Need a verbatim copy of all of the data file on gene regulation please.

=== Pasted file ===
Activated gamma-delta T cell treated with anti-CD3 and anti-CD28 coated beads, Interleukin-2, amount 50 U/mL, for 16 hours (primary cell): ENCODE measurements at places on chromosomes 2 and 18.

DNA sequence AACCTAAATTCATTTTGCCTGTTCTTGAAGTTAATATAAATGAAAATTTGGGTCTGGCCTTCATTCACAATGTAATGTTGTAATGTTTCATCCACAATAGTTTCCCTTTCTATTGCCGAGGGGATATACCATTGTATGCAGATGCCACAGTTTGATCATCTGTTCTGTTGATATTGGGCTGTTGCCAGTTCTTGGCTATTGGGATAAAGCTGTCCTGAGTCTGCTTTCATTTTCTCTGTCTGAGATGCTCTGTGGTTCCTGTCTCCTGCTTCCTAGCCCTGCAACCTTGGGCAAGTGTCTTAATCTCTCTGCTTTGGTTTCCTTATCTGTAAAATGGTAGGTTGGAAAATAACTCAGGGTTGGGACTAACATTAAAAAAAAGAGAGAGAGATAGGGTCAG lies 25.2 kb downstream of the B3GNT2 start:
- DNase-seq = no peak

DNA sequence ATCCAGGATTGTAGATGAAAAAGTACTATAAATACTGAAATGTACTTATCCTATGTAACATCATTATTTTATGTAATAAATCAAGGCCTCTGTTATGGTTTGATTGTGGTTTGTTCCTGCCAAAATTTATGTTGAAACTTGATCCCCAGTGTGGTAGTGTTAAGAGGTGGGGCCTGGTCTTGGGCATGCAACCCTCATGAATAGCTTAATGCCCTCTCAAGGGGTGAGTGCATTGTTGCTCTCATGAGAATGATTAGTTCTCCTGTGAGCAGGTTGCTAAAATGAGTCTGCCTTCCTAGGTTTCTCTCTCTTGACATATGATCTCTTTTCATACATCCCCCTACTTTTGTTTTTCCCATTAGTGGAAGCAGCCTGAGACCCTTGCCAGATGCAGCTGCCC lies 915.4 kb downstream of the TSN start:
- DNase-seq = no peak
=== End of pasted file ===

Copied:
Activated gamma-delta T cell treated with anti-CD3 and anti-CD28 coated beads, Interleukin-2, amount 50 U/mL, for 16 hours (primary cell): ENCODE measurements at places on chromosomes 2 and 18.

DNA sequence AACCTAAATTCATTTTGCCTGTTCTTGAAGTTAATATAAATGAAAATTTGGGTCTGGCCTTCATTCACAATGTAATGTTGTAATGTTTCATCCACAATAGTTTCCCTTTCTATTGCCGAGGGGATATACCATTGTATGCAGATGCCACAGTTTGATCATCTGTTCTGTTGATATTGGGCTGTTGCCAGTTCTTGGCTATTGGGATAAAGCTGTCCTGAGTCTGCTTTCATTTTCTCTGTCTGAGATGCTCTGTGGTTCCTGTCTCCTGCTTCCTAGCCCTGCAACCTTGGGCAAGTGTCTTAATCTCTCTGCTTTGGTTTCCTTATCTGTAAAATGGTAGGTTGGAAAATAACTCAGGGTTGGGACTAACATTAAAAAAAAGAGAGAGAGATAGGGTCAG lies 25.2 kb downstream of the B3GNT2 start:
- DNase-seq = no peak

DNA sequence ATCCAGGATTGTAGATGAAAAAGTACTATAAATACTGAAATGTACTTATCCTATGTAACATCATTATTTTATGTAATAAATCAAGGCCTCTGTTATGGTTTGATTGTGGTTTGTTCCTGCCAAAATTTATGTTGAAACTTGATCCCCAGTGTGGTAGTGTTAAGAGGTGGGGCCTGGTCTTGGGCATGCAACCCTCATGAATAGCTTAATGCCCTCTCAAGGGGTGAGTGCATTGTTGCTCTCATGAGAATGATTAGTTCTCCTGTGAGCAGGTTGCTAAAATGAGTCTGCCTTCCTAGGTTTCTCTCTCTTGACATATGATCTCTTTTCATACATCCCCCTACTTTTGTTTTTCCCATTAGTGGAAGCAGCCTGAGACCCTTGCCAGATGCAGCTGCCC lies 915.4 kb downstream of the TSN start:
- DNase-seq = no peak